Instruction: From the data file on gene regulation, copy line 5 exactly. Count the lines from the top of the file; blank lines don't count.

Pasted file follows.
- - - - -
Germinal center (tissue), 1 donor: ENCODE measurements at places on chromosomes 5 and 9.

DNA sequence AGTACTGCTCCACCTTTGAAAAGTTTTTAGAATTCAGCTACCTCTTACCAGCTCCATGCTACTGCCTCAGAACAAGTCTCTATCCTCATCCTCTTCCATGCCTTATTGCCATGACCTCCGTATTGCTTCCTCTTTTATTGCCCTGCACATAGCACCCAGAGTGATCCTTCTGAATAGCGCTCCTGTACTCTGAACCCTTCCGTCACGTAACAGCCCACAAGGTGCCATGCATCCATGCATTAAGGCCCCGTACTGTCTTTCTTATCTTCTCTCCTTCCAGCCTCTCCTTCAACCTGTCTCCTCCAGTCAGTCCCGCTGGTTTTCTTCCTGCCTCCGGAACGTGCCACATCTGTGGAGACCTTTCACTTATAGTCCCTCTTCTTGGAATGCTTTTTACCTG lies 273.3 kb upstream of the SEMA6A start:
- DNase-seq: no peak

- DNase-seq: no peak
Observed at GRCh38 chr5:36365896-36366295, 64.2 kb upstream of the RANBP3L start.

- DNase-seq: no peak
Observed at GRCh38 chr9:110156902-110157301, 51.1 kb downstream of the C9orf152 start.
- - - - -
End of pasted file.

Observed at GRCh38 chr5:36365896-36366295, 64.2 kb upstream of the RANBP3L start.